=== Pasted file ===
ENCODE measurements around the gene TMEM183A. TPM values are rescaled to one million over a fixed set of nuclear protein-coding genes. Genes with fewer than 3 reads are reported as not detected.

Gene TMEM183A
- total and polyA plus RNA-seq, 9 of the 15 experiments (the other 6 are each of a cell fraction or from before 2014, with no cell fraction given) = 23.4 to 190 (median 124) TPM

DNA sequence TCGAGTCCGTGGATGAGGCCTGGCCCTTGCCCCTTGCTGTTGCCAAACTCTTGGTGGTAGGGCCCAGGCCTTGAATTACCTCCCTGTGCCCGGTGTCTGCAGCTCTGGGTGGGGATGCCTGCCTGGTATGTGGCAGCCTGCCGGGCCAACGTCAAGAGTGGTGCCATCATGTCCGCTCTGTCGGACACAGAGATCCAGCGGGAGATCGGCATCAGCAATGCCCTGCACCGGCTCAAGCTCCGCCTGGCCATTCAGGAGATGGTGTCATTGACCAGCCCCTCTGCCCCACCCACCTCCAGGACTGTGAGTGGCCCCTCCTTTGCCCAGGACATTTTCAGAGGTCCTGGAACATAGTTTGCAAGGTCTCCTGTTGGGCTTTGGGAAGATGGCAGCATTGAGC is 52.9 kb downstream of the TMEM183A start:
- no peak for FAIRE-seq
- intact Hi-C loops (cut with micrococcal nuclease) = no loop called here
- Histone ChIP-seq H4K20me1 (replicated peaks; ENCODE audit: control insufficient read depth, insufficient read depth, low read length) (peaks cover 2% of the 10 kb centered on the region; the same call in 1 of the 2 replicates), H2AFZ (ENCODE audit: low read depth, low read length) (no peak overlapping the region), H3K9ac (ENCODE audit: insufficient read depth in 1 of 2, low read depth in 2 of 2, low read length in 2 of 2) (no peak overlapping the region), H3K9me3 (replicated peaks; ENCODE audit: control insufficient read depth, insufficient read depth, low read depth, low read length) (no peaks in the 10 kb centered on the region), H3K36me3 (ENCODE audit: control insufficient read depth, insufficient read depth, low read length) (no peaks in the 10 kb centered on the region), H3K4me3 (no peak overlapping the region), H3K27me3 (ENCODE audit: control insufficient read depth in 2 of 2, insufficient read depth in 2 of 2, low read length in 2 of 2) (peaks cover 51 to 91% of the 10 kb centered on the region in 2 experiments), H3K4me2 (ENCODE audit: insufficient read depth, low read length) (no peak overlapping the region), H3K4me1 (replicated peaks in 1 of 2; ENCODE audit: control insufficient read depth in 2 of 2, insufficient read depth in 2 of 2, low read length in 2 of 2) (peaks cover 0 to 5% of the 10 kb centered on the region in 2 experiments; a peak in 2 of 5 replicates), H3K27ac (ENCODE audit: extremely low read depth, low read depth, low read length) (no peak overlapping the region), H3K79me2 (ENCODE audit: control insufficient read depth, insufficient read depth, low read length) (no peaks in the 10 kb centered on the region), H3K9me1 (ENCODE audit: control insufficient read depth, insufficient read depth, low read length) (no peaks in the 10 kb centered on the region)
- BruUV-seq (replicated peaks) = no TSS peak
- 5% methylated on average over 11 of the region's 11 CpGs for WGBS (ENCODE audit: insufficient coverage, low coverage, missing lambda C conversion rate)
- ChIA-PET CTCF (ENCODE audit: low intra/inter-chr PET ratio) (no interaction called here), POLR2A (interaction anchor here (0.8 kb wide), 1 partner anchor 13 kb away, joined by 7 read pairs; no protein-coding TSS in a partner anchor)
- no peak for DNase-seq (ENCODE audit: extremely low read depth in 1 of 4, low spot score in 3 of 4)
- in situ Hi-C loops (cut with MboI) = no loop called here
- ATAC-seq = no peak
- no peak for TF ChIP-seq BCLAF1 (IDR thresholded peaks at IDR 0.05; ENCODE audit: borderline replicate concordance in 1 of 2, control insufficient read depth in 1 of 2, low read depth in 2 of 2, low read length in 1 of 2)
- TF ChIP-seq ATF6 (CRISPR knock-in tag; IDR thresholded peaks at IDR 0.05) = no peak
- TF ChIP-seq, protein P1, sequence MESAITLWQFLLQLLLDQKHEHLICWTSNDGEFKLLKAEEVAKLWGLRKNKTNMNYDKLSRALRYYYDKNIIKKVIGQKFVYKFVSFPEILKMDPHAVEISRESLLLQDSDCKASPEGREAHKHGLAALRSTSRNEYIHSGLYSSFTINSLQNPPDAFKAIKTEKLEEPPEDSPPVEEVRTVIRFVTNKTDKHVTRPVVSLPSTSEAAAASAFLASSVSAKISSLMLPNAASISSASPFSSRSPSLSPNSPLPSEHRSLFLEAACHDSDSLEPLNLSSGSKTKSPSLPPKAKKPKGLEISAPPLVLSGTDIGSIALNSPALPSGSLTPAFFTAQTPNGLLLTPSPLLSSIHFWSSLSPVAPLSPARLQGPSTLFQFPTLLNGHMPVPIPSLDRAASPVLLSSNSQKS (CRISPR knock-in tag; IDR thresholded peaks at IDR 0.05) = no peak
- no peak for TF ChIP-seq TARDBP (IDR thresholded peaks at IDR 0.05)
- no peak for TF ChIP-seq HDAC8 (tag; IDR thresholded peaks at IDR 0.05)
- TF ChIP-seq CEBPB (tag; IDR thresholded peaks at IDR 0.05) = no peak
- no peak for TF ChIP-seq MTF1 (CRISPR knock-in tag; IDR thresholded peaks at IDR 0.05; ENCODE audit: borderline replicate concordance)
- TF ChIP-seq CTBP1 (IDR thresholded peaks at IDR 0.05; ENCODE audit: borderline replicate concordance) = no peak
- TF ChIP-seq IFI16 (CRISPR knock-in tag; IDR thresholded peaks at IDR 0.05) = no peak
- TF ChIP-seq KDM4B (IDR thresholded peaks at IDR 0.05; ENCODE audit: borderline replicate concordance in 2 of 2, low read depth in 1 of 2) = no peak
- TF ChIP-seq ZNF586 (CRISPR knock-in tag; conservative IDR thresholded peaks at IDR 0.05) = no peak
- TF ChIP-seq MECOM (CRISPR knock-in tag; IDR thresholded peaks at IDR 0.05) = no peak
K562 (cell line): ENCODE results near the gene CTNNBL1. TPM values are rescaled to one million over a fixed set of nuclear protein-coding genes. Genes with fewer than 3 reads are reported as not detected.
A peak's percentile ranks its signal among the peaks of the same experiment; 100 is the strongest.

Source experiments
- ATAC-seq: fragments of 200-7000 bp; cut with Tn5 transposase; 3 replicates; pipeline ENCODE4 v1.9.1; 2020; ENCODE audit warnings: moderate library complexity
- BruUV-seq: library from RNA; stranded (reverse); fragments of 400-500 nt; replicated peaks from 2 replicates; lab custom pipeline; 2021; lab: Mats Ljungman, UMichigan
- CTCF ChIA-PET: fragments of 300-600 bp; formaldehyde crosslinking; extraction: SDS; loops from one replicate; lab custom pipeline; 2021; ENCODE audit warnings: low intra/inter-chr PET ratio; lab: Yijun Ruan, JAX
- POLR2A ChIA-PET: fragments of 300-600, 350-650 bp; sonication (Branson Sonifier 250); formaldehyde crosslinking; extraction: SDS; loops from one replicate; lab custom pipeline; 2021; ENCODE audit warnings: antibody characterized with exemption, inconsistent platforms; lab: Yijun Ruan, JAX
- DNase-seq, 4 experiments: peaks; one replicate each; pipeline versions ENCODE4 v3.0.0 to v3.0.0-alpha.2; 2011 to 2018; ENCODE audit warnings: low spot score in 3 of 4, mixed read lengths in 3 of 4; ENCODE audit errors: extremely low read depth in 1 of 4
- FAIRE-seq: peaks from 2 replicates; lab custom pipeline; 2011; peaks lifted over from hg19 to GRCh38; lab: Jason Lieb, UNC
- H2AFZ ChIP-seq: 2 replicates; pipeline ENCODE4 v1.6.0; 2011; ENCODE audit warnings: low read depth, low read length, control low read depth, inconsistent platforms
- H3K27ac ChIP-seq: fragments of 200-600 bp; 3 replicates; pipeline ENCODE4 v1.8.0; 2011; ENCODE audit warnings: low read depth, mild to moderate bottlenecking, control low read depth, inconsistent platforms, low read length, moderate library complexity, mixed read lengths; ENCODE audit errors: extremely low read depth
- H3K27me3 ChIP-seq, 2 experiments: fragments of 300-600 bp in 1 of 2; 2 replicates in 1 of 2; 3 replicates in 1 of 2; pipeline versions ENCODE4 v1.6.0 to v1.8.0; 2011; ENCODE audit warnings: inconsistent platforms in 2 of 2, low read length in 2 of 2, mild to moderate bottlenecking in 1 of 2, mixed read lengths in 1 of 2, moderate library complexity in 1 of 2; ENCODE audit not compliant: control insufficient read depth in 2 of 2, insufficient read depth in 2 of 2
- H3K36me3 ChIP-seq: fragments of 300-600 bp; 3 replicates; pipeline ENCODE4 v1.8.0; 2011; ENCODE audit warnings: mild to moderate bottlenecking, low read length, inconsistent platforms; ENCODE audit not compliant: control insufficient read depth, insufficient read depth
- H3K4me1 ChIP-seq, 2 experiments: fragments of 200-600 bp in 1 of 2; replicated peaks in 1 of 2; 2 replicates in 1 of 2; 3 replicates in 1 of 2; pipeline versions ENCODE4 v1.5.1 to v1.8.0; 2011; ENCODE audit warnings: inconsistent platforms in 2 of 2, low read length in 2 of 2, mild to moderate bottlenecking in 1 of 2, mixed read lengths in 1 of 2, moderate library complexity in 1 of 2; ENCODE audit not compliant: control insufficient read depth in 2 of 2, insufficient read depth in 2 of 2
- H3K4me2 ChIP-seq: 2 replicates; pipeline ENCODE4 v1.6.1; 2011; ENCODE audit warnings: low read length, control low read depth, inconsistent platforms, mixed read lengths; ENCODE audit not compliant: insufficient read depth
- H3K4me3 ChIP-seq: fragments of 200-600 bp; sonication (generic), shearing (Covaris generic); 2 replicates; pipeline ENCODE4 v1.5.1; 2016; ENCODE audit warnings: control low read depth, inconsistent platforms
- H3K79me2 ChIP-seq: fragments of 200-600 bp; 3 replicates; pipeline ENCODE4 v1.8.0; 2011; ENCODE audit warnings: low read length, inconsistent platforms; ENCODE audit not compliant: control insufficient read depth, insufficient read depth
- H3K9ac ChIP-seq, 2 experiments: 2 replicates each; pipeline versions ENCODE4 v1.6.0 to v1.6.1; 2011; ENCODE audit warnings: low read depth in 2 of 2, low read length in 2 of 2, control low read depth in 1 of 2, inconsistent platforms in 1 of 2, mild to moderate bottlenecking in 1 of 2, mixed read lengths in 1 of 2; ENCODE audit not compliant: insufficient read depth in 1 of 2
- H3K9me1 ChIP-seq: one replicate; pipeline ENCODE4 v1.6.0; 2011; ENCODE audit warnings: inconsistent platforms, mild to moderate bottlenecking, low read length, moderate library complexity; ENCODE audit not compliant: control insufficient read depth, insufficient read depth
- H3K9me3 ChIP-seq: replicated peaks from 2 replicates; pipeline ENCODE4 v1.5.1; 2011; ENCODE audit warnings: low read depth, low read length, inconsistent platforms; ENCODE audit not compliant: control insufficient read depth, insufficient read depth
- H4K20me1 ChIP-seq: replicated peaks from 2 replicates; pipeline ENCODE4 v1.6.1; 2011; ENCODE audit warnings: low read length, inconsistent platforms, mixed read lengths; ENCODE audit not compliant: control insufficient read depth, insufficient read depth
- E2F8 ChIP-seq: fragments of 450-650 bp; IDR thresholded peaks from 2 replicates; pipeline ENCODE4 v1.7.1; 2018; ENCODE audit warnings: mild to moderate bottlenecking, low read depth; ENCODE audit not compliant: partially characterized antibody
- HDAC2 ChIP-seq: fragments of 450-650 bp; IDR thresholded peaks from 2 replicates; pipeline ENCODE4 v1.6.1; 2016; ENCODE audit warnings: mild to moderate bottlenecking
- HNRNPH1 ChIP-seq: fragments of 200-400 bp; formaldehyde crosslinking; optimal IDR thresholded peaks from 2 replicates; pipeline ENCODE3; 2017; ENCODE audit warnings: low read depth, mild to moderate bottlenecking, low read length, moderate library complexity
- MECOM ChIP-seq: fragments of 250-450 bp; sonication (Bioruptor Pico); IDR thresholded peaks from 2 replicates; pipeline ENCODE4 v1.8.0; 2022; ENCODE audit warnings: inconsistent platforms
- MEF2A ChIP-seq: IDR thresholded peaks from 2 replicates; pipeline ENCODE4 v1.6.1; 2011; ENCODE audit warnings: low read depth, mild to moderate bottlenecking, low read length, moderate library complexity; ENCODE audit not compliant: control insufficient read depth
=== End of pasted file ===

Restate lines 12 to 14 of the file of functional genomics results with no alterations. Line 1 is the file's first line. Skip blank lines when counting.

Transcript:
- in situ Hi-C loops (cut with MboI) = no loop called here
- ATAC-seq = no peak
- no peak for TF ChIP-seq BCLAF1 (IDR thresholded peaks at IDR 0.05; ENCODE audit: borderline replicate concordance in 1 of 2, control insufficient read depth in 1 of 2, low read depth in 2 of 2, low read length in 1 of 2)